In 1996, 50 people out of 175 on-board survived the Ethiopian Airways flight that crashed off the coast of Africa. Then there is the most remarkable plane crash survivor story of recent memory, when U.S. Airways Captain Chesley "Sulley" Sullenberger safely landed in Hudson River shortly after take-off. All 150 passengers and five crew members survived the so-called "miracle on the Hudson."
To find the secrets to surviving a plane crash, Ed Galea, a professor of mathematical modeling and engineering at the University of Greenwich in London, interviewed 2,000 survivors of 105 plane crashes.
"There is no magic seat on board an aircraft," Galea said. "There is no one seat that is the safest seat on the aircraft."
Discovery Channel's "Curiosity: Plane Crash" investigation compiled a team of experts who rigged a 727 jet with cameras, sensors and test dummies and then crashed it, on purpose, in the Mexican desert to see whether there are ways to help passengers survive when tragedy unfolds.
Their conclusion: Bracing for impact can indeed be a lifesaver.
"You're limiting the opportunity for movement of the upper torso, and hence, you're limiting the impact speed of your head against an obstacle," Galea said. "So the brace position is designed to reduce your chances of being knocked unconscious during a heavy impact, and you must be conscious, obviously, to evacuate."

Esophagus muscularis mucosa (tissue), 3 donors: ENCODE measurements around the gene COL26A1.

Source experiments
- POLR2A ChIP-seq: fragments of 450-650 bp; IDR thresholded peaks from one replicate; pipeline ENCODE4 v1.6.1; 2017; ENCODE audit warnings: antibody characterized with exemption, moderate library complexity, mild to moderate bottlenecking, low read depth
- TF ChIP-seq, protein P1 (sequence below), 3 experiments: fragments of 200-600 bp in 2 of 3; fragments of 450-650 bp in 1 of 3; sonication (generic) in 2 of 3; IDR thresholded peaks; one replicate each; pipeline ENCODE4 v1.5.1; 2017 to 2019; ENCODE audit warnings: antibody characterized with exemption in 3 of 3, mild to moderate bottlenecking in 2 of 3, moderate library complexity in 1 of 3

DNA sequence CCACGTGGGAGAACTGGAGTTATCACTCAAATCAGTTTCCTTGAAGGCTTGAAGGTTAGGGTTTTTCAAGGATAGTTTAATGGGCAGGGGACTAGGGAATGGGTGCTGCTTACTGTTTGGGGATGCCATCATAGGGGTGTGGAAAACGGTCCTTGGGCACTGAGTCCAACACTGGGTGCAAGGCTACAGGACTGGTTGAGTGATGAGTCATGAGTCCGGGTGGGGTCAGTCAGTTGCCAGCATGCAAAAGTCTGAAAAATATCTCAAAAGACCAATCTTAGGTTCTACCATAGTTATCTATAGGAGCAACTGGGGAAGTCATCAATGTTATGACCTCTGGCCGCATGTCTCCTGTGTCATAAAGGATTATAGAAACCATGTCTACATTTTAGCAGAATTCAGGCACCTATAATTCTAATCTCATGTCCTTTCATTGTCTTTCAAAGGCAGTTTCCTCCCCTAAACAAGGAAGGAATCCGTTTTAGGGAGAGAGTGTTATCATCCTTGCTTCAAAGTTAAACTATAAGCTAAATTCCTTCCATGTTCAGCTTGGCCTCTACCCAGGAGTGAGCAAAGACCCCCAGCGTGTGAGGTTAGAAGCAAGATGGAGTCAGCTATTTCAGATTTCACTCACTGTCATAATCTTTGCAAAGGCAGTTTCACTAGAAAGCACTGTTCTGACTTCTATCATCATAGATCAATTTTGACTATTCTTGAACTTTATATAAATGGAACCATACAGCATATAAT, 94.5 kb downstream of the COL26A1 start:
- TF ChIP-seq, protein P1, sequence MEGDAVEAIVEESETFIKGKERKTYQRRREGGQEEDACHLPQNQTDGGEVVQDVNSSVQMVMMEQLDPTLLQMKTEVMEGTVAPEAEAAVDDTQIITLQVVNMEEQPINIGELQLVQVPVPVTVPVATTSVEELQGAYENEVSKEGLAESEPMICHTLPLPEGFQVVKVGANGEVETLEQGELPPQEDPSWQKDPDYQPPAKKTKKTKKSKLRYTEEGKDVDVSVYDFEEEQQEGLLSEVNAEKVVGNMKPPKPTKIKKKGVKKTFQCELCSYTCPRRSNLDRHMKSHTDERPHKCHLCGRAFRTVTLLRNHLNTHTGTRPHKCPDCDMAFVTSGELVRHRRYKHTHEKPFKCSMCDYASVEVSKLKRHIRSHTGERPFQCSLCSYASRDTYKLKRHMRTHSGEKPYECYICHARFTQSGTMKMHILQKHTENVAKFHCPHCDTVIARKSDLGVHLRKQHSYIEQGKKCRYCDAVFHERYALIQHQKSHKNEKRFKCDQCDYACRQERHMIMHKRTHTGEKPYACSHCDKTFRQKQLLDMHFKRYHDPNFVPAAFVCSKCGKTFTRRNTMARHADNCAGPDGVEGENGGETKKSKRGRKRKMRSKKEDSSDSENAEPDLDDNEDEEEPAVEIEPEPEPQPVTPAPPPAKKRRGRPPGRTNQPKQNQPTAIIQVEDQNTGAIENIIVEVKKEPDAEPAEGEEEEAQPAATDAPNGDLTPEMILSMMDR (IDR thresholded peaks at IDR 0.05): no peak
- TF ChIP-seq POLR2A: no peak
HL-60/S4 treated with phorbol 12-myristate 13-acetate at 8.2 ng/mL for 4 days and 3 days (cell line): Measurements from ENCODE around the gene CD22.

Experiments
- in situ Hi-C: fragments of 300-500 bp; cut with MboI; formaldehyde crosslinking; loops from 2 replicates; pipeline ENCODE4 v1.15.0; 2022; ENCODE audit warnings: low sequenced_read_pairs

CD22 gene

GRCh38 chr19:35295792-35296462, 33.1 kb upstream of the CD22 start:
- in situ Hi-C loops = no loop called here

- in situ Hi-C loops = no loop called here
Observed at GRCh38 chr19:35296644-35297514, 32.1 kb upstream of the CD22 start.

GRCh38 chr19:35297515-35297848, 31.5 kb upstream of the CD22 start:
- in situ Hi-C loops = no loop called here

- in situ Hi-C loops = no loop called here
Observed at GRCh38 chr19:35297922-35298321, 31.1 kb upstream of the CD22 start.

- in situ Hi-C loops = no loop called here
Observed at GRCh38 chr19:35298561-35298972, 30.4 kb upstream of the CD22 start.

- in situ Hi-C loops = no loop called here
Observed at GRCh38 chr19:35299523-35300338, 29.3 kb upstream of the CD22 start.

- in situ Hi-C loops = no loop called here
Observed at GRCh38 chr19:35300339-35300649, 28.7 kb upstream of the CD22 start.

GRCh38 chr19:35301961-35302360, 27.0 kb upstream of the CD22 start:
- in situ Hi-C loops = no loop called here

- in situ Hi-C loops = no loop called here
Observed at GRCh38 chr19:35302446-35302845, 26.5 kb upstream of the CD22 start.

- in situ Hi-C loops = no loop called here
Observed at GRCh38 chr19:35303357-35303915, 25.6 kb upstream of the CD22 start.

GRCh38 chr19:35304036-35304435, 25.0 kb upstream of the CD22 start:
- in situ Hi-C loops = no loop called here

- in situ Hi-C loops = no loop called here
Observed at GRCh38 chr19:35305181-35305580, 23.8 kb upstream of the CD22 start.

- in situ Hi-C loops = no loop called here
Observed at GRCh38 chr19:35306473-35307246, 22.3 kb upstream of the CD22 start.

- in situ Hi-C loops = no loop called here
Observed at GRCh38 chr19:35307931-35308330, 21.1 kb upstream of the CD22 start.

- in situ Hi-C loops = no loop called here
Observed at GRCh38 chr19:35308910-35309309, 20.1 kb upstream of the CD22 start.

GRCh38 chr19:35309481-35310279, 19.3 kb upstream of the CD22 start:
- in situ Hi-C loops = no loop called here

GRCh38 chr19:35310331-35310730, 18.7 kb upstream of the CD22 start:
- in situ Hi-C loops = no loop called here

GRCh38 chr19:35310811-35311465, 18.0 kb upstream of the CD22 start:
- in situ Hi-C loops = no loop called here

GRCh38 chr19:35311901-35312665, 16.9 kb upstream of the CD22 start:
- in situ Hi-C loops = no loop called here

For those who survive plane crashes, it is a life-long struggle to understand why they made it out alive when others perished. An exclusive screening of "Sole Survivor" was held Wednesday night in Royal Oaks, Mich., near the 1987 Northwest Airlines flight 255 plane crash site.
The film's director, Ky Dickens, said being a sole survivor is both a blessing and a burden.
"The most important thing that people can take away [from the film] is that survivors are really victims too," Dickens said. "There is this misperception that if you survive something, you are lucky... But their life is altered forever, and it's not easy for them to pick up and go on and there's very little of it that feels lucky to them."
In the audience were family members of victims who were killed in the 1987 crash, the one in which Crocker was the only survivor.
"When you see the footage of the wreckage, it's just a complete miracle and blessing that somebody walked away from that," said Jeff Krappitz, who lost his grandfather in the crash.
Also in the audience was John Thiede, the firefighter who first spotted Crocker in the wreckage.
"When we found it and found her, it was just elation," Thiede said. "A moment you couldn't describe: 'Hey, we found somebody.'"
Crocker is now happily married, studies art therapy and flies regularly. She even got a tattoo of an airplane on her wrist.
"So many things, scars were put on my body against my will, and I decided to put this on my body for myself," Crocker said. "I am happy. I'm just, I've never been happier."
She is a sole survivor who took control, and turned tragedy into a life of triumph.